Clostridium difficile (C. difficile) is an anaerobic, spore-forming, Gram-positive rod bacterium. It occurs naturally in both human and animal intestines. The bacteria most frequently colonize the intestines of small children (up to 80 percent), and fewer than 5 percent of adults. If the intestinal flora is disturbed, for example, by antibiotics, Clostridia can cause diarrhoea.
In most cases, the pathogen is transmitted from person to person via a smear infection. Infection with the bacterium can also occur via surfaces such as toilets, or door knobs and handles. Even a few bacteria are enough to infect people. However, the infection does not always lead to symptoms.
There are usually only a few days between antibiotic therapy, and the onset of the first symptoms. Bowel inflammation is manifested by sudden, watery diarrhoea, nausea, abdominal pain and fever. Blood may be in the stool, and excretions may have a foul odour. In severe cases, an intestinal obstruction, an acute enlargement of the large intestine, a hole or tear in the intestinal wall, or blood poisoning may occur. In some cases, the symptoms subside without specific treatment. People who are affected are very contagious, particularly during the acute phase of illness. However, for some time after symptoms have subsided, germs are still excreted along with the stool.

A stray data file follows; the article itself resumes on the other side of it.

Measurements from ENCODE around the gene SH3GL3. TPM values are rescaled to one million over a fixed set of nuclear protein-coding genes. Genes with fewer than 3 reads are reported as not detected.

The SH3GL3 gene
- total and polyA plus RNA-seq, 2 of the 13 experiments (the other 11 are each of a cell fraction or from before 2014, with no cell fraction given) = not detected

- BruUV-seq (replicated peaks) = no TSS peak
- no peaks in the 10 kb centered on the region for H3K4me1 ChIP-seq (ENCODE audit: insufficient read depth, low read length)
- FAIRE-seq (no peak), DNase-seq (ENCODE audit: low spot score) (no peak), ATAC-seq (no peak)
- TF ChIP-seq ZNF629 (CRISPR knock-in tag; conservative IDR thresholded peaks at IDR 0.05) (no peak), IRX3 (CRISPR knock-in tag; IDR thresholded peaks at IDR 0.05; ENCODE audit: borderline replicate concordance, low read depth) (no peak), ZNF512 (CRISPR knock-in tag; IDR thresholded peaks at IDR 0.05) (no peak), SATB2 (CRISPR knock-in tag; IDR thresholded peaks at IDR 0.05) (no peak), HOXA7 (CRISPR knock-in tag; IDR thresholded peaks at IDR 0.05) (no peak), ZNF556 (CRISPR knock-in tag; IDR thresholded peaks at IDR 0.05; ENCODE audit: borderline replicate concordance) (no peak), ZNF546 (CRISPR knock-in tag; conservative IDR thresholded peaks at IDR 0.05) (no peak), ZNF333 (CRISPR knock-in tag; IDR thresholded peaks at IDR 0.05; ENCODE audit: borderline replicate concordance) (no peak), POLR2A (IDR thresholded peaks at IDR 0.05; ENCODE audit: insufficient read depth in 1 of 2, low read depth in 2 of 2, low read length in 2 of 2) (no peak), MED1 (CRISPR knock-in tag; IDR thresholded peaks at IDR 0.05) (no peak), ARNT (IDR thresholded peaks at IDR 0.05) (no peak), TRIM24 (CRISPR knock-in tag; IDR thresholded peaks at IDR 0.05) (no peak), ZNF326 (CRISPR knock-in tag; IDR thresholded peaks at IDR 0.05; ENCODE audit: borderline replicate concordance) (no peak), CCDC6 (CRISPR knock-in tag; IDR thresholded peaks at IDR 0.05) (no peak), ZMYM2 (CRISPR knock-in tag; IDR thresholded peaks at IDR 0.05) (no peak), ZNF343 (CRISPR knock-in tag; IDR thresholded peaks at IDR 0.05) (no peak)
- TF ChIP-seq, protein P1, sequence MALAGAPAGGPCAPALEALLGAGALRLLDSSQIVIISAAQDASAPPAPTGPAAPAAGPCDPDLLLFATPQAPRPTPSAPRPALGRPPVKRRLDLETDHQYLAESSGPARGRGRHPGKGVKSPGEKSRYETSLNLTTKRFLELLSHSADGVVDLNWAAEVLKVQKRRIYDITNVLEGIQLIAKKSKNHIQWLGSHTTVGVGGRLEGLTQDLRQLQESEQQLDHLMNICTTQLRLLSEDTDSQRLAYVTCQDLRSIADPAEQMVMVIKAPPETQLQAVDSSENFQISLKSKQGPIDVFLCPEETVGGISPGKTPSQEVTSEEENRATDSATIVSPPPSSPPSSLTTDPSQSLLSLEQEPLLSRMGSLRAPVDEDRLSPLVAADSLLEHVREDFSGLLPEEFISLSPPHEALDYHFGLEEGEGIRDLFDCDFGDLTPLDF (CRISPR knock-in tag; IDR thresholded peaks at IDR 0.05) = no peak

Clostridium difficile is the pathogen most responsible for bacterial diarrhoea in hospitals; it also causes a small proportion of postoperative wound infections.
The necessary spectrum of activity against Clostridium difficile is: sporicidal.